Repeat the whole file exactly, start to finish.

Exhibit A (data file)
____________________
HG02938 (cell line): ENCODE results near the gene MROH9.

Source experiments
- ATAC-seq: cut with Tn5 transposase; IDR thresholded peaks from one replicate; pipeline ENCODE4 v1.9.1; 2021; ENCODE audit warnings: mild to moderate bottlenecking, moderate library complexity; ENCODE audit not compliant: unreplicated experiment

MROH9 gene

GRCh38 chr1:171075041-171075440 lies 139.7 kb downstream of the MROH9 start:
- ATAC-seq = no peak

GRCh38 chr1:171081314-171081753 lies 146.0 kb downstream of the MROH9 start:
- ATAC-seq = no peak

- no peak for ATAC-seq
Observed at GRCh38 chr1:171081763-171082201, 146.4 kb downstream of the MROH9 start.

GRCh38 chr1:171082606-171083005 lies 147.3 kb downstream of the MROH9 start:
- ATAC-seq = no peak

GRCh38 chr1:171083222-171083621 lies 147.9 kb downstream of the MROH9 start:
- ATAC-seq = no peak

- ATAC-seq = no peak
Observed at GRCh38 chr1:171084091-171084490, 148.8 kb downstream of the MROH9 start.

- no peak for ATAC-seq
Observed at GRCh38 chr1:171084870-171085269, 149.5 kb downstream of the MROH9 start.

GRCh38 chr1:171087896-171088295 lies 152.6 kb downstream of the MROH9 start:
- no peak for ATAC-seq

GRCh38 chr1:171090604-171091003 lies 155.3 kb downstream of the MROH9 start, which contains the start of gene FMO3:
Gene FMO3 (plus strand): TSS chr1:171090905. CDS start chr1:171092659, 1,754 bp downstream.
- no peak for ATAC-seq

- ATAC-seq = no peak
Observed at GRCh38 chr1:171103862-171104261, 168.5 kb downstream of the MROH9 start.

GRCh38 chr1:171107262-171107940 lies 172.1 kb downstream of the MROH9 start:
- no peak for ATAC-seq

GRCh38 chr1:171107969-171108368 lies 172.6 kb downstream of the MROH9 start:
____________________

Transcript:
HG02938 (cell line): ENCODE results near the gene MROH9.

Source experiments
- ATAC-seq: cut with Tn5 transposase; IDR thresholded peaks from one replicate; pipeline ENCODE4 v1.9.1; 2021; ENCODE audit warnings: mild to moderate bottlenecking, moderate library complexity; ENCODE audit not compliant: unreplicated experiment

MROH9 gene

GRCh38 chr1:171075041-171075440 lies 139.7 kb downstream of the MROH9 start:
- ATAC-seq = no peak

GRCh38 chr1:171081314-171081753 lies 146.0 kb downstream of the MROH9 start:
- ATAC-seq = no peak

- no peak for ATAC-seq
Observed at GRCh38 chr1:171081763-171082201, 146.4 kb downstream of the MROH9 start.

GRCh38 chr1:171082606-171083005 lies 147.3 kb downstream of the MROH9 start:
- ATAC-seq = no peak

GRCh38 chr1:171083222-171083621 lies 147.9 kb downstream of the MROH9 start:
- ATAC-seq = no peak

- ATAC-seq = no peak
Observed at GRCh38 chr1:171084091-171084490, 148.8 kb downstream of the MROH9 start.

- no peak for ATAC-seq
Observed at GRCh38 chr1:171084870-171085269, 149.5 kb downstream of the MROH9 start.

GRCh38 chr1:171087896-171088295 lies 152.6 kb downstream of the MROH9 start:
- no peak for ATAC-seq

GRCh38 chr1:171090604-171091003 lies 155.3 kb downstream of the MROH9 start, which contains the start of gene FMO3:
Gene FMO3 (plus strand): TSS chr1:171090905. CDS start chr1:171092659, 1,754 bp downstream.
- no peak for ATAC-seq

- ATAC-seq = no peak
Observed at GRCh38 chr1:171103862-171104261, 168.5 kb downstream of the MROH9 start.

GRCh38 chr1:171107262-171107940 lies 172.1 kb downstream of the MROH9 start:
- no peak for ATAC-seq

GRCh38 chr1:171107969-171108368 lies 172.6 kb downstream of the MROH9 start: